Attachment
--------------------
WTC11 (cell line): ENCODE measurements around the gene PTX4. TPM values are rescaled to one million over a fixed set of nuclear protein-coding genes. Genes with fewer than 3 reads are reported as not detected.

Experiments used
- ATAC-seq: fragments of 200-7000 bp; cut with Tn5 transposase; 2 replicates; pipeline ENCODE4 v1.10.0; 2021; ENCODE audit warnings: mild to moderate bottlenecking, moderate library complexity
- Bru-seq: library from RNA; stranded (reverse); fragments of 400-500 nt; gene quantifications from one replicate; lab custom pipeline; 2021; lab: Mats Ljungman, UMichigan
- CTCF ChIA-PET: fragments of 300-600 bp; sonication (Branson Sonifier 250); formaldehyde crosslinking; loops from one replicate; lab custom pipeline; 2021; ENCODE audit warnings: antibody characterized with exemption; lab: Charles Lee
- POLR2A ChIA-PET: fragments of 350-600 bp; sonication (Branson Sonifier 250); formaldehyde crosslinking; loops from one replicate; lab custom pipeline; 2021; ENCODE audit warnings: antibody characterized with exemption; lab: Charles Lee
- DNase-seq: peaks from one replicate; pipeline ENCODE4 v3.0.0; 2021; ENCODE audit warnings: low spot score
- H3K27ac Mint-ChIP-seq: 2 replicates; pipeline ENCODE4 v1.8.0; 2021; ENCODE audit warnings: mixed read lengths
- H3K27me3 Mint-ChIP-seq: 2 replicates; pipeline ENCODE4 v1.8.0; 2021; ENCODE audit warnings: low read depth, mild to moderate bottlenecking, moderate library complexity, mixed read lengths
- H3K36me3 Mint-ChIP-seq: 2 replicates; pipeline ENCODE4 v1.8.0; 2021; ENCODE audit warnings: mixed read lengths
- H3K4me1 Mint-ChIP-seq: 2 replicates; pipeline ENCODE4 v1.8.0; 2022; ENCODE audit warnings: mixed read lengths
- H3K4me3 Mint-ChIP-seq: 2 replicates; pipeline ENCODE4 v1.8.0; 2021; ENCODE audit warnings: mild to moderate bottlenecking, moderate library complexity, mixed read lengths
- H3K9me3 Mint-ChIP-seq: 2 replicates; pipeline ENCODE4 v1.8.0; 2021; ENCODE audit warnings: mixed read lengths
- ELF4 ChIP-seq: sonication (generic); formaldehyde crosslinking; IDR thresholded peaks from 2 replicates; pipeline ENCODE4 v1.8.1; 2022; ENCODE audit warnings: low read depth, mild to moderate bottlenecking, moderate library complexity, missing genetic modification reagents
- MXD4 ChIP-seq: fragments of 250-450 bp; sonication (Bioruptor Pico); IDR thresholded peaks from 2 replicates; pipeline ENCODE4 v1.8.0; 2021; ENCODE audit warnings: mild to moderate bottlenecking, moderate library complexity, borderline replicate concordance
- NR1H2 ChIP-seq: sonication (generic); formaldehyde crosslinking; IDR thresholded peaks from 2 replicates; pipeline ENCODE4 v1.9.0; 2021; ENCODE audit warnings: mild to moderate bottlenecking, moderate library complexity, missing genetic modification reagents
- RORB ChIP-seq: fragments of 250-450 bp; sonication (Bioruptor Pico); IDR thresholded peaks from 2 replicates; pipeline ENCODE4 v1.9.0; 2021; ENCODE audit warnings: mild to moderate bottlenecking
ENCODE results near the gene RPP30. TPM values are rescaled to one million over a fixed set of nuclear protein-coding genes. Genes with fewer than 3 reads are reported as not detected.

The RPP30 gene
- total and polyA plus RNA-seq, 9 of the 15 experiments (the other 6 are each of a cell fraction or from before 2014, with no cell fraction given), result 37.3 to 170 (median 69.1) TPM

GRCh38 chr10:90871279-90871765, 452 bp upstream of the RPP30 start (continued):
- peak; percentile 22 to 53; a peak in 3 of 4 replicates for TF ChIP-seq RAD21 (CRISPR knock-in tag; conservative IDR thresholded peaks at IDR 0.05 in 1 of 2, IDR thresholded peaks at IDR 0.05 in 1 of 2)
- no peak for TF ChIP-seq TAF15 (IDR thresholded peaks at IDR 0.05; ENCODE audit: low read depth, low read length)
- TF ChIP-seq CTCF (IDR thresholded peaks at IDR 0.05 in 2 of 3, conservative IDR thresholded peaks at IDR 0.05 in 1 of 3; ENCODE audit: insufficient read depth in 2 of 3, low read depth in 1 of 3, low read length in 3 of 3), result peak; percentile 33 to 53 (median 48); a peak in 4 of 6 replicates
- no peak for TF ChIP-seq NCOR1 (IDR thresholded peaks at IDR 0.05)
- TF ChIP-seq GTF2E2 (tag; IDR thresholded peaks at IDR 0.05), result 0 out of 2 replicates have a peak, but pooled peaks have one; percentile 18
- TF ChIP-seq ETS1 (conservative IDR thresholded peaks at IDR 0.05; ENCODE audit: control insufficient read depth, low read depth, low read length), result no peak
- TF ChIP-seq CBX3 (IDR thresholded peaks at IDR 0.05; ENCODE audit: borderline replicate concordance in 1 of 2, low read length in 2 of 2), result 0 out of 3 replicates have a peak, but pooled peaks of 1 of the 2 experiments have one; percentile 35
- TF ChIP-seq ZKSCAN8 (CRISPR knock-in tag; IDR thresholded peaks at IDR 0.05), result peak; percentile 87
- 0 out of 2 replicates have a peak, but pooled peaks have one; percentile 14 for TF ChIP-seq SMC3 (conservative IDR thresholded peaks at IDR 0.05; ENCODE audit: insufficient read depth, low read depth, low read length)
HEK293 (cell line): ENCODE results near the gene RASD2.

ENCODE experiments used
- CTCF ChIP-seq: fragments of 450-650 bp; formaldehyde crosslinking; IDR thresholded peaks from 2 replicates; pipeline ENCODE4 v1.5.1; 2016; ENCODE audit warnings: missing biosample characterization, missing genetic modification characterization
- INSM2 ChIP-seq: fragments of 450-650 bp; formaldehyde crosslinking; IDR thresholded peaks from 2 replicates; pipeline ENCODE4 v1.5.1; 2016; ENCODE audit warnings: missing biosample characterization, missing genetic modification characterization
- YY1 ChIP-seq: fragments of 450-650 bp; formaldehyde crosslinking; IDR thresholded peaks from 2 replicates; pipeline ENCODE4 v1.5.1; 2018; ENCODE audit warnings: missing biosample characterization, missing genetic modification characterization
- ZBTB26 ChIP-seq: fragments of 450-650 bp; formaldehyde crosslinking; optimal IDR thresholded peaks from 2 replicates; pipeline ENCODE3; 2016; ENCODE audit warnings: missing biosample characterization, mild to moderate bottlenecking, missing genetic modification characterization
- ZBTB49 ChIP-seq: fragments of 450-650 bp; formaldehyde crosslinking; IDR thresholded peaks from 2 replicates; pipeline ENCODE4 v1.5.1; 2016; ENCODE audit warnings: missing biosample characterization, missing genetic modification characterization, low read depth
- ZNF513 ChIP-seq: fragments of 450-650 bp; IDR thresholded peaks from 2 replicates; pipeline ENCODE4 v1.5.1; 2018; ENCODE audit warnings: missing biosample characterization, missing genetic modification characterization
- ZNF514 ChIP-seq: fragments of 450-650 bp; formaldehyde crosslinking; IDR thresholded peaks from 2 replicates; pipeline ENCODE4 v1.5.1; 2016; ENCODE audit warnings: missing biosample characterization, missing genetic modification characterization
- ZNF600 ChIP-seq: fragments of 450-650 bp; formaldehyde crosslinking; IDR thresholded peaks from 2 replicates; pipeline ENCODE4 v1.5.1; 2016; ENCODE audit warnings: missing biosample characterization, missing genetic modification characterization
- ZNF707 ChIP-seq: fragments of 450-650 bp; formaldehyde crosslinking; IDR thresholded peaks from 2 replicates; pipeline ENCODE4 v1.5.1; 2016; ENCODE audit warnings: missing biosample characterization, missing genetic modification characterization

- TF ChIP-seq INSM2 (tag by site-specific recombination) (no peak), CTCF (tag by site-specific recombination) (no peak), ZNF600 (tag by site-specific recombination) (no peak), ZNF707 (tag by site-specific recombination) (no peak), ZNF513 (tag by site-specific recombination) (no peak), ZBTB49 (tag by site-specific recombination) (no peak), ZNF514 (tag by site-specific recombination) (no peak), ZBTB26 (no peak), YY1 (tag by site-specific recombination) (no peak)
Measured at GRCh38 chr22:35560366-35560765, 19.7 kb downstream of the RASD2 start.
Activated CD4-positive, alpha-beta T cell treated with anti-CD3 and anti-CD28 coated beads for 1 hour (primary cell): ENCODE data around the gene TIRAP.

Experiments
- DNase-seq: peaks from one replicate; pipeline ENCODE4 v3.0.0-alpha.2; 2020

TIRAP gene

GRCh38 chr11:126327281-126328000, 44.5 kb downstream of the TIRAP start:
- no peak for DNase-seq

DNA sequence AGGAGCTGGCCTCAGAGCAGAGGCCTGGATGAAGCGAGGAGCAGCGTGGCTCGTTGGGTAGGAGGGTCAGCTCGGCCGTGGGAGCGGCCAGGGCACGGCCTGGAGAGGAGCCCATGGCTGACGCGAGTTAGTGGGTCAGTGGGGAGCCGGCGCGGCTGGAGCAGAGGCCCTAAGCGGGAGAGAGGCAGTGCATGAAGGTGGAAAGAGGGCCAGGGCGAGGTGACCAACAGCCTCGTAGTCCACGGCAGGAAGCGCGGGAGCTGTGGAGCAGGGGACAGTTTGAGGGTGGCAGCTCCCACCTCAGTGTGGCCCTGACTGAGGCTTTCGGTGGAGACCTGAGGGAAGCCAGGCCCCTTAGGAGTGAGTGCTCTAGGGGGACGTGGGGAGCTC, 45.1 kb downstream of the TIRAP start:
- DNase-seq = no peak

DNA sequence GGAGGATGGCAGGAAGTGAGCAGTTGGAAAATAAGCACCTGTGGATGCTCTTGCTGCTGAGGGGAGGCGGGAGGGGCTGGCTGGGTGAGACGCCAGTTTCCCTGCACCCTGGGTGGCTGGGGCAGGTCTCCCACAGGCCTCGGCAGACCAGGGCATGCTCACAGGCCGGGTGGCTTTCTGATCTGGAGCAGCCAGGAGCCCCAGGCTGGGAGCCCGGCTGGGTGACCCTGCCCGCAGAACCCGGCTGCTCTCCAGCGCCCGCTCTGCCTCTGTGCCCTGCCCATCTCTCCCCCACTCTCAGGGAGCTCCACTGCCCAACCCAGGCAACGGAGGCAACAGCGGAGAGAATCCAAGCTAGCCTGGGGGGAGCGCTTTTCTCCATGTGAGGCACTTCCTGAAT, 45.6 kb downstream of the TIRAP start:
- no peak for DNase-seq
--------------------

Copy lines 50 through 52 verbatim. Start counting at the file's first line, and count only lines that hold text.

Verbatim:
DNA sequence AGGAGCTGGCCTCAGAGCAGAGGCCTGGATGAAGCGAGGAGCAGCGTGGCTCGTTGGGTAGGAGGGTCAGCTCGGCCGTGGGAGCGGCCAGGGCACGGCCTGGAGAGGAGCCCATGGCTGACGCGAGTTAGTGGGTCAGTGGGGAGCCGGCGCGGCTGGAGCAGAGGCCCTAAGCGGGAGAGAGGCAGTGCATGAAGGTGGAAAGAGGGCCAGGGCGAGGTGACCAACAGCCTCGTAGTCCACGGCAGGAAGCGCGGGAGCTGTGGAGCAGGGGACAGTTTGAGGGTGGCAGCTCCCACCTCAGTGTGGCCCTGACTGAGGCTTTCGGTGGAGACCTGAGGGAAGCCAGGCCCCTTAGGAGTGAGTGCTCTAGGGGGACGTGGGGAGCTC, 45.1 kb downstream of the TIRAP start:
- DNase-seq = no peak

DNA sequence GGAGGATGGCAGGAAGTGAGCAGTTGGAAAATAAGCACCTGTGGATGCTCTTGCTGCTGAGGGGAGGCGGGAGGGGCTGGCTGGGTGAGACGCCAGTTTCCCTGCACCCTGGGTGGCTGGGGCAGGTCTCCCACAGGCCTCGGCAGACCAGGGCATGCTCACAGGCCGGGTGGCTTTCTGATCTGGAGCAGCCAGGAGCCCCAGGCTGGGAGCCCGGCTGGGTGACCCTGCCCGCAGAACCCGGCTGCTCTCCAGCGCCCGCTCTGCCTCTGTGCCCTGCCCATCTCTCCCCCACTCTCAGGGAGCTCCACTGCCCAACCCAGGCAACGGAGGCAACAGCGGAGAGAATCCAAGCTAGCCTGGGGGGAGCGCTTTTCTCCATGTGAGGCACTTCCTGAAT, 45.6 kb downstream of the TIRAP start: